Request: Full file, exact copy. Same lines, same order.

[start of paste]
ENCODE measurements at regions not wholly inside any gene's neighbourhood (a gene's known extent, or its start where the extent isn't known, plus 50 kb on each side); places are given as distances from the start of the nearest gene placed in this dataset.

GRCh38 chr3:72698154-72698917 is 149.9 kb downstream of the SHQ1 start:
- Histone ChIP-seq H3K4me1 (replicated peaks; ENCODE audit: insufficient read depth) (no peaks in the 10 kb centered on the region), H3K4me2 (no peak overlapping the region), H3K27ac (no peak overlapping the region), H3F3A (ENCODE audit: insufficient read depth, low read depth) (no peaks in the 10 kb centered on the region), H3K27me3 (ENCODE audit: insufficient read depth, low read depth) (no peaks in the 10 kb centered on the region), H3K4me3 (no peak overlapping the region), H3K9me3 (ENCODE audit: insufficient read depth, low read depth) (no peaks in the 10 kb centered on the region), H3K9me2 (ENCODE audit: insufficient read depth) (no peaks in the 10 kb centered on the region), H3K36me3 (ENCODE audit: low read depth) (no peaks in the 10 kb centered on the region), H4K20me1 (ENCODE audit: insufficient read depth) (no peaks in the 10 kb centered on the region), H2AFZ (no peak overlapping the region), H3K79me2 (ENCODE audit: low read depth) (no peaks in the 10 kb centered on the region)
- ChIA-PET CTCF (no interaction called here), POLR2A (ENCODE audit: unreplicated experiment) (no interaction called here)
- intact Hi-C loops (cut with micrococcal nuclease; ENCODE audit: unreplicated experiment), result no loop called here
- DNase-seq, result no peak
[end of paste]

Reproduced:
ENCODE measurements at regions not wholly inside any gene's neighbourhood (a gene's known extent, or its start where the extent isn't known, plus 50 kb on each side); places are given as distances from the start of the nearest gene placed in this dataset.

GRCh38 chr3:72698154-72698917 is 149.9 kb downstream of the SHQ1 start:
- Histone ChIP-seq H3K4me1 (replicated peaks; ENCODE audit: insufficient read depth) (no peaks in the 10 kb centered on the region), H3K4me2 (no peak overlapping the region), H3K27ac (no peak overlapping the region), H3F3A (ENCODE audit: insufficient read depth, low read depth) (no peaks in the 10 kb centered on the region), H3K27me3 (ENCODE audit: insufficient read depth, low read depth) (no peaks in the 10 kb centered on the region), H3K4me3 (no peak overlapping the region), H3K9me3 (ENCODE audit: insufficient read depth, low read depth) (no peaks in the 10 kb centered on the region), H3K9me2 (ENCODE audit: insufficient read depth) (no peaks in the 10 kb centered on the region), H3K36me3 (ENCODE audit: low read depth) (no peaks in the 10 kb centered on the region), H4K20me1 (ENCODE audit: insufficient read depth) (no peaks in the 10 kb centered on the region), H2AFZ (no peak overlapping the region), H3K79me2 (ENCODE audit: low read depth) (no peaks in the 10 kb centered on the region)
- ChIA-PET CTCF (no interaction called here), POLR2A (ENCODE audit: unreplicated experiment) (no interaction called here)
- intact Hi-C loops (cut with micrococcal nuclease; ENCODE audit: unreplicated experiment), result no loop called here
- DNase-seq, result no peak